What’s the goal of experimenting and testing different platforms if not for determining which campaigns are winners and which are not performing as expected? To maximize results, you need to increase your spend in ads that are working, and decrease or eliminate spend on ads that just aren’t producing the expected results.
By scaling up your best-performing ads, you can amplify conversions and get more bang for your buck.
With an inbound methodology, the idea isn’t just to get people to click on your ads. You want to send them to a page where they can gather more information about your offer. You can increase conversions by adding value to them throughout this process.
There is nothing wrong with using ads to amplify content that’s already doing well. But you should avoid sending people to your home page, or to content that’s littered with distracting banners, ads and the like. A landing page serves one purpose: to convert. Use landing pages well, and you will see better ROI on your paid media.
Study effective landing pages, such as this one by Wistia. Choose a format that’s right for your audience.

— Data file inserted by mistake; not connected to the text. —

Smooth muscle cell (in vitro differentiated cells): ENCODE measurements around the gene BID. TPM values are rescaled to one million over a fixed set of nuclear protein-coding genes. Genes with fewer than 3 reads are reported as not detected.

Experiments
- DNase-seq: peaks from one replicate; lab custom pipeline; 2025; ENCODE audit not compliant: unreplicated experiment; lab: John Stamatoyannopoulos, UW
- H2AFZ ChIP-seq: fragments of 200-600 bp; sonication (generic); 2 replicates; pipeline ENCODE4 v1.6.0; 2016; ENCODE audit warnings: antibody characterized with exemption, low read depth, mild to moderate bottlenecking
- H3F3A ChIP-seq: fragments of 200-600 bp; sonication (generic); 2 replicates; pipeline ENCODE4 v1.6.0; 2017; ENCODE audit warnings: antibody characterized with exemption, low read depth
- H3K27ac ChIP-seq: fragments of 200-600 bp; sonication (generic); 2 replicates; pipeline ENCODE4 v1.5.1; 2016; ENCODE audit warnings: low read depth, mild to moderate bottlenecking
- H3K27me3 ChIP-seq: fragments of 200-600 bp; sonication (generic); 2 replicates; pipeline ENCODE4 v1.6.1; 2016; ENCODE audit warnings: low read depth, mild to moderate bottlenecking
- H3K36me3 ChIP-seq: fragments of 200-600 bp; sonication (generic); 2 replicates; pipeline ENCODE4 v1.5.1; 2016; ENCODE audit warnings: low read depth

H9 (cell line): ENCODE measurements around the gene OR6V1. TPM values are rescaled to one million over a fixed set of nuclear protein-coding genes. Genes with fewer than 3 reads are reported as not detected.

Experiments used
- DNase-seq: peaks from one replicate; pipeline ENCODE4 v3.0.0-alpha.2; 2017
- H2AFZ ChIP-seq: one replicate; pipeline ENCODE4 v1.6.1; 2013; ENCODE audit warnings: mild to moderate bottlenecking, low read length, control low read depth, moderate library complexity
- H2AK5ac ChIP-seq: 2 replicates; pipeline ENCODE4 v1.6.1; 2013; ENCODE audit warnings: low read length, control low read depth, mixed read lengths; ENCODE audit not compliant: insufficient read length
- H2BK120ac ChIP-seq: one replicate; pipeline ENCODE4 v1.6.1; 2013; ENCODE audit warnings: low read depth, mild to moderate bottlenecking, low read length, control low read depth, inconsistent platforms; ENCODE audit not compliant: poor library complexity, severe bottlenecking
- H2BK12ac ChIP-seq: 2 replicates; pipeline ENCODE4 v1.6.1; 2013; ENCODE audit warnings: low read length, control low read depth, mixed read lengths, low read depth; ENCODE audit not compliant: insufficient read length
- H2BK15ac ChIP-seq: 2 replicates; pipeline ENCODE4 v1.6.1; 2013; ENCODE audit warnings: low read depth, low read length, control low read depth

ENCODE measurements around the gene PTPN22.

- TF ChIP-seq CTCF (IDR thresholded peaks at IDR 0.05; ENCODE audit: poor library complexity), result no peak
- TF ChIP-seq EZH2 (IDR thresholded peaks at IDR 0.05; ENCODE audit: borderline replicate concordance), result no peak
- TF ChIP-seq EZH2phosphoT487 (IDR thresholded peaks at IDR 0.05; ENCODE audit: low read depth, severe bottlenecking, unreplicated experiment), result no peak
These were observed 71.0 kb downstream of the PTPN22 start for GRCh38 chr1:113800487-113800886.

It may be necessary to launch a campaign with a smaller spend to assess its overall effectiveness, especially on a new platform. But committing to a smaller budget could be a mistake. There’s nothing that holds back a campaign like a small budget.
Think of retargeting campaigns. The whole idea is to get in front of your audience more often, and to encourage sales through repeat exposure. But there will be a limit to the number of times you can get in front of your audience if your budget isn’t correctly aligned.
Traditionally, marketing focused on the features of a product. But if you were to walk into a car dealership today, for instance, you might actually have a better idea of the car’s specs than the salesperson. This is because smart sales teams know they can’t sell you on the features anymore.
As marketers, we need to become experts at answering, “Why?” We need to talk about the benefits of the products instead of the features. We need to explain what’s in it for them.
What’s a surefire way to fail? To not know what your goals are!
When your goals are murky, your results will be, too. You need to decide in advance what results and key performance indicators to track.
When your objectives are clear, you can easily measure them against campaign data.
Mistakes don’t typically lead to inevitable failure, so don’t try to be perfect. You may make some mistakes with your paid media, and that’s all a part of the learning process. Keep the bigger vision in mind. With practice and perseverance, your paid media strategy could quickly develop into one of the most valuable marketing activities in your organization.
Get your copy of the Inbound Marketer’s Guide to Paid Media to further develop your paid strategy.